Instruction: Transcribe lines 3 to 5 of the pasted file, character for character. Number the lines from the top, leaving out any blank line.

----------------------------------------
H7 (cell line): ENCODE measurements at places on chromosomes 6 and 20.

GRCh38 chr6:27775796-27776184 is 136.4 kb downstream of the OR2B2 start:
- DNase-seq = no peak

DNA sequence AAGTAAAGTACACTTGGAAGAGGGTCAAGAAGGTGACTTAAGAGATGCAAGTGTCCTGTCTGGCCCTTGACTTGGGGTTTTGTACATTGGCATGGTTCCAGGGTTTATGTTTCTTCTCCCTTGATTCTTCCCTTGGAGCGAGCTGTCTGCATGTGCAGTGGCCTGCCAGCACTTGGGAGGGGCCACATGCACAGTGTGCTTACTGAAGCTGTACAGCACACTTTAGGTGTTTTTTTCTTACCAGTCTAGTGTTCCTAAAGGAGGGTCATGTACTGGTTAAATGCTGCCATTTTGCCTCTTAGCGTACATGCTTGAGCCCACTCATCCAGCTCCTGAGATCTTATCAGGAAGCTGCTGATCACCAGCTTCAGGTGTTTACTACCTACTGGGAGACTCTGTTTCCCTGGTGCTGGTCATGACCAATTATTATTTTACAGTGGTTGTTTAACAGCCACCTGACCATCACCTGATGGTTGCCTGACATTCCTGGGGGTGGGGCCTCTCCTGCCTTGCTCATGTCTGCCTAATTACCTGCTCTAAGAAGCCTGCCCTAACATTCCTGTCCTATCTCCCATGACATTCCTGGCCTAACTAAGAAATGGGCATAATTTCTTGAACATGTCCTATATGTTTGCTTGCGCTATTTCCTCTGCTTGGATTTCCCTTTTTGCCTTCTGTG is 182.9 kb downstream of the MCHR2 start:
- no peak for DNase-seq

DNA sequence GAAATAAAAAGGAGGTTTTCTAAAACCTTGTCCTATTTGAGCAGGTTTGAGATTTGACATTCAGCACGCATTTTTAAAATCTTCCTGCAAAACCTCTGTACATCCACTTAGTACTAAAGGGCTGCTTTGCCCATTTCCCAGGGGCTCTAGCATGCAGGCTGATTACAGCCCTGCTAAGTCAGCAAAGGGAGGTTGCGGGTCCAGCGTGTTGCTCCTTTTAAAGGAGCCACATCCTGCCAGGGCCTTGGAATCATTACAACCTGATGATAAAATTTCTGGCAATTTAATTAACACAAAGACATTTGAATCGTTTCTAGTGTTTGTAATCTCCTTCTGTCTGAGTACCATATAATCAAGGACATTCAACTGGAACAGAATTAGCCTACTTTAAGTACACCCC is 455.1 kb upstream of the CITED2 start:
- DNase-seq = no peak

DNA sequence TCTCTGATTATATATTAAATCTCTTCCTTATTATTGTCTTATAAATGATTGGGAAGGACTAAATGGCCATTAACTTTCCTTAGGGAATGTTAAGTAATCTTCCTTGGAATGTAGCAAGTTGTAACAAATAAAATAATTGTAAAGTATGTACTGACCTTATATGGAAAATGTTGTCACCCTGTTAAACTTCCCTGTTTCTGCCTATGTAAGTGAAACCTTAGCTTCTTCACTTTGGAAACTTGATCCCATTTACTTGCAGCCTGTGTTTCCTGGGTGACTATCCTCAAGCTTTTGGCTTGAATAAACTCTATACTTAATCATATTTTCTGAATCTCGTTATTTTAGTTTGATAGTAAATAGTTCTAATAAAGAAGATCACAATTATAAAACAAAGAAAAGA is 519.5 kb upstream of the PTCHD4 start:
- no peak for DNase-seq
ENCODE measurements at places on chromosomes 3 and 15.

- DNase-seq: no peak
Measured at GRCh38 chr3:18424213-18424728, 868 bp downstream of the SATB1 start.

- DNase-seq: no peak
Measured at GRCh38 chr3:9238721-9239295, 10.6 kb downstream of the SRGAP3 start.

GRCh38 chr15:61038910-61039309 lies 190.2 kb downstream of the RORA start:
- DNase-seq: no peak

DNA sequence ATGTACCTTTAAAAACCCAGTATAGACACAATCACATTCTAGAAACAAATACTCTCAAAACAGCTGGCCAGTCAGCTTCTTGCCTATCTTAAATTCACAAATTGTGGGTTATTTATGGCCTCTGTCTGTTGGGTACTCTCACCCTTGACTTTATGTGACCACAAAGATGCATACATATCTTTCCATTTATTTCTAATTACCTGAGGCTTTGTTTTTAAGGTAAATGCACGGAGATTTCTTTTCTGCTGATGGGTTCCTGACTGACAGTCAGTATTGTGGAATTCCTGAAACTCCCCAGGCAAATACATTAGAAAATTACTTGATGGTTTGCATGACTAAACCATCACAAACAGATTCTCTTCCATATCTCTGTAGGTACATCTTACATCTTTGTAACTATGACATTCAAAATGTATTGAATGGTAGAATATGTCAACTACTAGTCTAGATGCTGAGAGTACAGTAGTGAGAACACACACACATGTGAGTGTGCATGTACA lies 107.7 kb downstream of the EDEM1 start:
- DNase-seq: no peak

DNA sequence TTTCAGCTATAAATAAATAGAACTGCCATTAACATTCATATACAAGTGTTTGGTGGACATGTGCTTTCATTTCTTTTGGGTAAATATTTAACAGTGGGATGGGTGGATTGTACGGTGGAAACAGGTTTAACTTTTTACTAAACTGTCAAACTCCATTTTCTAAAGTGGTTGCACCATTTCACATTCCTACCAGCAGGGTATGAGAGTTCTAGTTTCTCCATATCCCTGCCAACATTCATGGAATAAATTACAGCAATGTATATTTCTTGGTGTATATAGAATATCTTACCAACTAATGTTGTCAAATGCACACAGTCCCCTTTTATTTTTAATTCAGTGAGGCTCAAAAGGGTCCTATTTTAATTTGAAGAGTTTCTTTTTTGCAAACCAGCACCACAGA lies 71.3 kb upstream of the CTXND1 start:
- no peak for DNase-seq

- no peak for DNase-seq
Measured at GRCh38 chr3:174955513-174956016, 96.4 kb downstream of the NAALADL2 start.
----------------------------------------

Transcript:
- DNase-seq = no peak

DNA sequence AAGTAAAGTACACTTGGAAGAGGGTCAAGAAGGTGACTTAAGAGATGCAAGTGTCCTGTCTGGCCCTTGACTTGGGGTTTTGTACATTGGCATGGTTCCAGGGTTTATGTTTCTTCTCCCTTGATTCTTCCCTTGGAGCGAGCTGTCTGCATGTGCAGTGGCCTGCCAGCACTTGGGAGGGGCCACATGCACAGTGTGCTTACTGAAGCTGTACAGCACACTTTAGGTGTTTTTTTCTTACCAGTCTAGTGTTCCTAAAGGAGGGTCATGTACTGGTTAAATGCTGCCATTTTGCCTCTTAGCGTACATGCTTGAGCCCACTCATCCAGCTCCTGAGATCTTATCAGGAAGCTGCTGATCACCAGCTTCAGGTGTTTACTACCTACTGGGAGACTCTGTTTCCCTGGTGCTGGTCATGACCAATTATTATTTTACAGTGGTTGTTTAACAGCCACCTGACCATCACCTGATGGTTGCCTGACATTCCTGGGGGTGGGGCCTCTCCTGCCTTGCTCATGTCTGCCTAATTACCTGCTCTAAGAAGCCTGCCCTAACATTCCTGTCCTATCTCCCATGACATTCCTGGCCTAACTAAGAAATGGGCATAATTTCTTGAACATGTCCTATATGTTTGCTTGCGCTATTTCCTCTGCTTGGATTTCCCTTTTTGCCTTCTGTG is 182.9 kb downstream of the MCHR2 start:
- no peak for DNase-seq